What Happens When Almost Anybody Can Build A Mobile Business App?

As programming tools become increasingly accessible, it’s not the actual building of a mobile app that’s difficult. It’s the time it takes — and the risk nobody will ever use it. Studies estimates that 26% of mobile apps are used just once, and more than 60% never get downloaded at all.

We are well into the age of the disposable mobile app. Now, according to Raw Engineering, the makers of Built.io, we have the fast, easy to use app-development technology to match. 

Temporary, Disposable Apps

Today, many businesses create apps for a variety of occasions, including one-time events like conferences and product announcements. But for most businesses, building these apps is a process that can take several months. At Demo Mobile 2013, Raw Engineering CEO Neha Sampat showcased an app her team built in a week. 

“The life of an app used by enterprises is sometimes as short as a month,” said Sampat. “If it takes you three to four months to build an app you’re only going to use for a month leading up to an event or a conference or an announcement, there’s no [return on investment] there.” 

Leveraging Built.io, Sampat said, app development can be almost “plug and play.”

“We provide the back end, the building blocks, the basics of the app ready to go - and they can spend their time working on user experience and the app itself.”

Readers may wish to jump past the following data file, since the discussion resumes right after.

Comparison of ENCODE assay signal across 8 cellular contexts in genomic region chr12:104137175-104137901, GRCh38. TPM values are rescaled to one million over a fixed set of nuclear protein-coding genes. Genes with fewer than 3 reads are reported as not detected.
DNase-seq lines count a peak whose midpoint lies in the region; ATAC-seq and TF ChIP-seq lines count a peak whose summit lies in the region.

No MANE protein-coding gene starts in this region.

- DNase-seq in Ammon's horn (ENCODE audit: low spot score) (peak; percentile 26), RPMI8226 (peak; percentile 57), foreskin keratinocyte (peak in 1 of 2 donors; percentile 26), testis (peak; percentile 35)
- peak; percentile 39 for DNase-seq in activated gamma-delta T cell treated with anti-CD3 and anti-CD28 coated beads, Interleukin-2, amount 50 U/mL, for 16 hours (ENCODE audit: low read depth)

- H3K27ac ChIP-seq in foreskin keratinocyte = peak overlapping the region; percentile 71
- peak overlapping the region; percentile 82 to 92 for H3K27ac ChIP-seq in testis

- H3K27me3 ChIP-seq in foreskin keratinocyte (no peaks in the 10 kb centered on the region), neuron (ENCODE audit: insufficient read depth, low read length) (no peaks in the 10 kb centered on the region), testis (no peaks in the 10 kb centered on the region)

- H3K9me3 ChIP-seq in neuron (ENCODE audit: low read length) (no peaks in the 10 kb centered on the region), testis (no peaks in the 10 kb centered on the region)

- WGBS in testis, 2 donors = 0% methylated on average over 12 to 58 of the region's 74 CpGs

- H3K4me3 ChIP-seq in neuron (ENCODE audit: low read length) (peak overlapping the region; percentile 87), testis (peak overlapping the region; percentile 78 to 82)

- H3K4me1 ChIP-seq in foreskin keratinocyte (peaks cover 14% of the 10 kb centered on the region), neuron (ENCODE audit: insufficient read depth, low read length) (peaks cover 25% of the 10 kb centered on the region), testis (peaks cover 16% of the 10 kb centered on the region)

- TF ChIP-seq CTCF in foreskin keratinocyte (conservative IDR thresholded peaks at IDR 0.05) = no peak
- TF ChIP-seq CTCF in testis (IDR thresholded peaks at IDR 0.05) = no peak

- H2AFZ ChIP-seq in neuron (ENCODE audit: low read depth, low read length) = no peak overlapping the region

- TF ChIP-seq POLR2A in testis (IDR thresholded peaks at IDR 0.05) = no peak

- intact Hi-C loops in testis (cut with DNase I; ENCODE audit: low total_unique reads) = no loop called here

Crowded Market For App Development Tools

Decluttering the back end of app development is a mission on everybody’s mind. Built.io joins a crowded market, including services like Parse (just acquired by Facebook), Kinvey and Cocoafish. But here’s what makes Built.io different, for better or for worse: anybody can use it.

(See also The Rise Of Mobile Cloud Services: BaaS Startups Grow Up.)

Creating new apps requires a developer’s assistance. But "once the app is built and available, [employees] can log into the [content management system] and upload additional photos, press releases, anything they need to do to update the app without running to their developer or IT department,” Sampat says. 

The easy-to-use, what-you-see-is-what-you-get visual design is intended to make app upkeep less of a headache for developers. But developers have also historically been gatekeepers. When everyone and everyone at a company can make updates to the company app, what’s to keep the company app from becoming a huge, cluttered mess?

Developers In Charge

To avoid that, Built.io keeps developers in charge. A Built.io feature lets them assign roles and privileges to specific users. For a conference app, for example, the developer might give the organizer permission to update event names and times, but not to alter the structure of an app. 

Built.io has the potential to make developing a company app so fast and so easy (the beta is free) that everybody in the office may want to create apps for every purpose they can think of. The question yet to be answered is whether non-developers will use their newfound powers for good - or end up helping to churn out useless apps on a weekly basis, adding to the existing glut of unwanted and unused mobile apps.

Photo and screenshot via Raw Engineering